Creative Tips and Uses for WD-40
Around 80% of U.S. households own a can of this handyman’s helper. Famed as a lubricant and a rust remover, it is most commonly used to silence squeaky hinges. The aerosol version is the best-known variety, but it also comes as a grab-and-go pen and in gallon containers.
I can do what?!
Consumers have reportedly found 2,000-plus uses for WD-40. Problems it’s fixed: hiding scratches on ceramic tile, removing gum from wallpaper, and cleaning toilet bowl lime stains. Oh, and it once helped firefighters in Denver, CO, dislodge a naked would-be burglar who was stuck in a vent.
Spray me sparingly on hinges
Noisy door? Avoid drenching the entire hinge with WD-40. Instead, pop up the hinge pin—don’t remove it entirely—clean off dust, and spritz lightly. Push the pin back in, open and close the door a few times, and wipe away any drips.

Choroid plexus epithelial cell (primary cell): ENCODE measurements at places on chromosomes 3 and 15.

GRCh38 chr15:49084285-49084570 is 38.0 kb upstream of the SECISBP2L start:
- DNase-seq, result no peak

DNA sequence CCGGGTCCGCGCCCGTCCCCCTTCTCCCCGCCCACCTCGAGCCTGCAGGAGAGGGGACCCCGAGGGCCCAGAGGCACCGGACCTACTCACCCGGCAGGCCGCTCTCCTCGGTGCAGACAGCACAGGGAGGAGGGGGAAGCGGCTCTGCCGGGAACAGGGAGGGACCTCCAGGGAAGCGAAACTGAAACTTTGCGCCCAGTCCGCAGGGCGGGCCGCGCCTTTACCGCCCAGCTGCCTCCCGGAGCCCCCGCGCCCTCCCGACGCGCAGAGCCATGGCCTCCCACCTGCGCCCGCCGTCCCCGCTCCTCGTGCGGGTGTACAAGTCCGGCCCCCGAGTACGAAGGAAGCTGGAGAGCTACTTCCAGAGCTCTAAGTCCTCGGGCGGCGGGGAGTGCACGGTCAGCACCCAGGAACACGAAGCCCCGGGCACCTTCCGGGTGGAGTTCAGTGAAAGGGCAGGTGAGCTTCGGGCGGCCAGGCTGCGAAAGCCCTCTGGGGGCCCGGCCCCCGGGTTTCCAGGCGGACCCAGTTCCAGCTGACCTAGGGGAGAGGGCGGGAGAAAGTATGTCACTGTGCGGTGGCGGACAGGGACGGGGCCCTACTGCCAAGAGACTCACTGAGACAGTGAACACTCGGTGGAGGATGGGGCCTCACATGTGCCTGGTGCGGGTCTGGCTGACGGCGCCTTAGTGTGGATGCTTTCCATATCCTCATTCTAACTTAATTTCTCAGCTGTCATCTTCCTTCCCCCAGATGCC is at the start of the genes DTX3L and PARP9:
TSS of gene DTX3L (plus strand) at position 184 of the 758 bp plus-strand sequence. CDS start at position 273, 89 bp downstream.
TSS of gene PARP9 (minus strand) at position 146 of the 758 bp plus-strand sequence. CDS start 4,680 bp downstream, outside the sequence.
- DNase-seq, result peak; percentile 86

Shh—I’ll never reveal my mistakes
To ensure the WD-40 formula remained a trade secret, the company never patented it. Brand enthusiasts have tried to suss out its ingredients, claiming they’ve ID’d mineral oil and lots of water-repellent hydrocarbons, but the company has never confirmed the exact recipe.
Quit rushing me—I'm working here!
If you’re trying to loosen unbudgeable nuts, bolts, and screws, don’t expect instant results. You’ll need to wait about 15 minutes after applying WD-40 for it to do its thing. For only slightly stuck stuff, it’ll take three to five minutes.
A little history about this common household item:
- WD-40 was concocted in 1953 by three California chemists who wanted to find a way to degrease ballistic missiles and keep them from rusting.
- The name WD-40 stands for “water displacement, 40th formula.” There were 39 previous formulas that didn’t pan out.
- WD-40 made its debut commercially in 1958, when it hit store shelves in San Diego, CA.
The experts: Ernie Bernarducci, Ph.D., vice president of research & development at WD-40 Company; Stephen Fanuka, host of DIY Network’s Million Dollar Contractor; Lou Manfredini, home expert at Ace Hardware; Ed Padilla, founder and director of the Association of Certified Handyman Professionals